Secondly, because of the  awesome responsibility of parenthood and the magnificence of living up to it, we cannot help but be awestruck of anyone who does well as a father. Being the recipient of this love, nurturing and caring, when someone does well as a dad, his children have no choice to see it as GREAT. To a son or daughter, just having a good dad is the greatest thing ever.

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but in his own way, our father is and has been great, and I speak not only for my brother Tim, Doc Donald, George and Jude, but for our mother as well.

He has been a great father, and a great husband.

He is great because he has always been there for us. Not just during our childhoods, or part of our awkward adolescent years, and some of our adult years when we ourselves became parents.

But for all of our lives he has been there, quietly in the background, careful to balance between imparting the wisdom of his years and allowing us to grow and make our own mistakes.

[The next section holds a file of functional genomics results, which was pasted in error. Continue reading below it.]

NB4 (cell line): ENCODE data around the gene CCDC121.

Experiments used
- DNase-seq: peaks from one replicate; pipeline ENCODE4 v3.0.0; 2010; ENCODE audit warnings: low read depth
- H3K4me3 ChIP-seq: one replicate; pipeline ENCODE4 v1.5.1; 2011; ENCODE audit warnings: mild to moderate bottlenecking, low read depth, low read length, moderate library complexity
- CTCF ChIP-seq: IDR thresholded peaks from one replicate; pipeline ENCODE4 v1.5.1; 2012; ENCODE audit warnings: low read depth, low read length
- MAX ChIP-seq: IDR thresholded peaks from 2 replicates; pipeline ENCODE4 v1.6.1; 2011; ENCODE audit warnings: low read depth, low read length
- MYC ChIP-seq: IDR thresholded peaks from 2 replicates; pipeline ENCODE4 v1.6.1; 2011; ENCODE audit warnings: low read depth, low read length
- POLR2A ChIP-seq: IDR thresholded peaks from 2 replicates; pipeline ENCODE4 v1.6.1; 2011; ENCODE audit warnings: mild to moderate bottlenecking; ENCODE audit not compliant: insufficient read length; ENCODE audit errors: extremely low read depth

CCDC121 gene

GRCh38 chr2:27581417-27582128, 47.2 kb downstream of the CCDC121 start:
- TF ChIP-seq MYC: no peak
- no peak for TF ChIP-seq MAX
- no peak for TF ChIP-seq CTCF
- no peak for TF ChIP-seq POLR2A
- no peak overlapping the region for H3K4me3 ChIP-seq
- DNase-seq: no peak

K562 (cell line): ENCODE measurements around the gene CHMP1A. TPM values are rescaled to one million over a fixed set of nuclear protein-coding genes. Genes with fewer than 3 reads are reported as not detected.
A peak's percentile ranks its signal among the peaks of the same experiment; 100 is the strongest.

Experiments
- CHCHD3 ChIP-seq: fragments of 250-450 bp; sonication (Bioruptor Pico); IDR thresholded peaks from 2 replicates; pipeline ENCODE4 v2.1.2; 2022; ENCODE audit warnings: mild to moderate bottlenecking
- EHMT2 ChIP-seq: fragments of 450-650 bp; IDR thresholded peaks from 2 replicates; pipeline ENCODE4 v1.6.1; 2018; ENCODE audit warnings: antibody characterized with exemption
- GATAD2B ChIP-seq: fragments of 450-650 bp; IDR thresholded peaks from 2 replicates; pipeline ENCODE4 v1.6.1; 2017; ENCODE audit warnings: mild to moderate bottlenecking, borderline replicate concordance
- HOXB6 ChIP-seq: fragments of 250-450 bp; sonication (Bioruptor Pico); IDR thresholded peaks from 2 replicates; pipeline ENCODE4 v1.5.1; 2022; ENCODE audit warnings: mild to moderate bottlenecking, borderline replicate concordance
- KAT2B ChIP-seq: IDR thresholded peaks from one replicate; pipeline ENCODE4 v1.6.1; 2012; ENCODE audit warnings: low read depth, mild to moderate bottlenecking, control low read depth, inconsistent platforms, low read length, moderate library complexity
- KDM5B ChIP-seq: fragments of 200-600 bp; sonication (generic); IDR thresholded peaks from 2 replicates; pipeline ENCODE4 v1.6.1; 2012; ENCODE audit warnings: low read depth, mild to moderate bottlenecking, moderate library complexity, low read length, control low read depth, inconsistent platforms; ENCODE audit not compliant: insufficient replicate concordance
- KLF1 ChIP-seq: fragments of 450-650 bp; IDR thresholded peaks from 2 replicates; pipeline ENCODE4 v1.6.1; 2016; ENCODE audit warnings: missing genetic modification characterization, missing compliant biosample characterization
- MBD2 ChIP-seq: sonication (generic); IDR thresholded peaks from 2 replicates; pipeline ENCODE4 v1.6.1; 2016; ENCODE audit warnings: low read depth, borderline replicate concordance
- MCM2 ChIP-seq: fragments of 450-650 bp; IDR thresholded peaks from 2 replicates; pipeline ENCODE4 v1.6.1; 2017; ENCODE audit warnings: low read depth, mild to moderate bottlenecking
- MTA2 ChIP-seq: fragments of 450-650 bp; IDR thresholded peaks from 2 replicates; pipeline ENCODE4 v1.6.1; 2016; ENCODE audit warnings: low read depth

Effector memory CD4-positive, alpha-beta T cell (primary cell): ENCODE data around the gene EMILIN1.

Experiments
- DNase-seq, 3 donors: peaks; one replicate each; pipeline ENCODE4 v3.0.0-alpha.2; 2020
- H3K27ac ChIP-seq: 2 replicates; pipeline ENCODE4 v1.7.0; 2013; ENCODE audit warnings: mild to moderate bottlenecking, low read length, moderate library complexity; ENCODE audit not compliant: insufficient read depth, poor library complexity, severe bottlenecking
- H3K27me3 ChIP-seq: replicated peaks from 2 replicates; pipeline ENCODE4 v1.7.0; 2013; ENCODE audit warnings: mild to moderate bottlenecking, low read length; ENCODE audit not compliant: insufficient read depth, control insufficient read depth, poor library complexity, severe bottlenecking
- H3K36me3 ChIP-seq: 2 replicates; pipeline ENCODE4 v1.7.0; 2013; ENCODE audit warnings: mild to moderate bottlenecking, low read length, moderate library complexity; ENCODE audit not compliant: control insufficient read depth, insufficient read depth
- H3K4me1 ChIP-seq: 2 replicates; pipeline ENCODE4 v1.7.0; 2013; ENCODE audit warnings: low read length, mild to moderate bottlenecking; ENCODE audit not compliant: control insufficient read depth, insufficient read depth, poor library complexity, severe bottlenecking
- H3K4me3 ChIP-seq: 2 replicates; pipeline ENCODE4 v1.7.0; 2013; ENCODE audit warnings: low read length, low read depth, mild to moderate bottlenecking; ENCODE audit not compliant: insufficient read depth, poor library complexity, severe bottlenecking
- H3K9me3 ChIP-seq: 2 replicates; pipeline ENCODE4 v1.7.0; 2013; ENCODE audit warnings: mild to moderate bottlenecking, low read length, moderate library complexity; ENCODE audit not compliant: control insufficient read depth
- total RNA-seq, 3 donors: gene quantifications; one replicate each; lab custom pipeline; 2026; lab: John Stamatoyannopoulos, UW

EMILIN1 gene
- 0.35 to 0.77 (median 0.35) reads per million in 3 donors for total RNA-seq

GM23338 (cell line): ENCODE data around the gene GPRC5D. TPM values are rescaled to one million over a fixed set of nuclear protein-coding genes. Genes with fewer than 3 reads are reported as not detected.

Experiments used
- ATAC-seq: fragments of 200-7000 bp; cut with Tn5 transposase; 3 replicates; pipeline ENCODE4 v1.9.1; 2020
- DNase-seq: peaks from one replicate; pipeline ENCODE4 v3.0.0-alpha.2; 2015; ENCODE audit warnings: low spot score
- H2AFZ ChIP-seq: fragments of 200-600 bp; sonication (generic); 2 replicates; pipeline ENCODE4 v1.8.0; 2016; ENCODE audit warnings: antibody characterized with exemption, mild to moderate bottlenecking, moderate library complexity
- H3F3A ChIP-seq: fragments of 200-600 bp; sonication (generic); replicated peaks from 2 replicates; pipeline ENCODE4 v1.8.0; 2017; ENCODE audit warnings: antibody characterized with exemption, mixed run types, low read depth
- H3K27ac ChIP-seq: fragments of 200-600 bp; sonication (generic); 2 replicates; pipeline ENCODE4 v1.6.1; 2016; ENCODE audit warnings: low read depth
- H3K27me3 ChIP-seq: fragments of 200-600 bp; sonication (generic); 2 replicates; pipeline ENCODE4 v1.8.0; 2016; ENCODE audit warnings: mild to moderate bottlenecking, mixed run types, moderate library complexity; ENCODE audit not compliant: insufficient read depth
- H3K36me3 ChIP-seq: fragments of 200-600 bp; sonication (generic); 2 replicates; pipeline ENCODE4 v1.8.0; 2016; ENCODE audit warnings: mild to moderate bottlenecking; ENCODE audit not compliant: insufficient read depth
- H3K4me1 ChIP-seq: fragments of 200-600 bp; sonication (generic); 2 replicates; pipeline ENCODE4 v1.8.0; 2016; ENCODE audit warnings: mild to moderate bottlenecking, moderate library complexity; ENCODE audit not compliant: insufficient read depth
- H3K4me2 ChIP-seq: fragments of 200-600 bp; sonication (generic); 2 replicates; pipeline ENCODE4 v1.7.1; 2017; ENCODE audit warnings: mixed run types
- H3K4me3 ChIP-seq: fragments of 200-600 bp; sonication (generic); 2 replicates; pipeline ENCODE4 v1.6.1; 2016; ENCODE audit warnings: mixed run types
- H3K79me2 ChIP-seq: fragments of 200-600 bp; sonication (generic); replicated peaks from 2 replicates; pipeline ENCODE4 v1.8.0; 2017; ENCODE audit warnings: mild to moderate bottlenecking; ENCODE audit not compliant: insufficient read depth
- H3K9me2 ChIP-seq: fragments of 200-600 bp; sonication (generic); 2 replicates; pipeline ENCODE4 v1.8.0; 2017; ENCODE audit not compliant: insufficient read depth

He is great because of his uncompromising work ethic that values work to justify you, work to dignify you, and work to complete you.

He is great because of his rock  solid devotion to God and his church, kindness to his fellow man and his conviction that actions always speak louder than words. He lived his faith, and lived it till the last day of his life.

I could go on and on for the rest of the day about Dad, but the most remarkable thing about him is that, like a Dad checklist, he checks all of these things, and more.

If it’s true that the whole is greater than the sum of its parts, then that is Dad.

Just two more things. I could not end this without mentioning Dad as a husband. I will do our Mom a favor and affirm what most of you already know. Dad is the gold standard, as good as any, when we talk about husbands.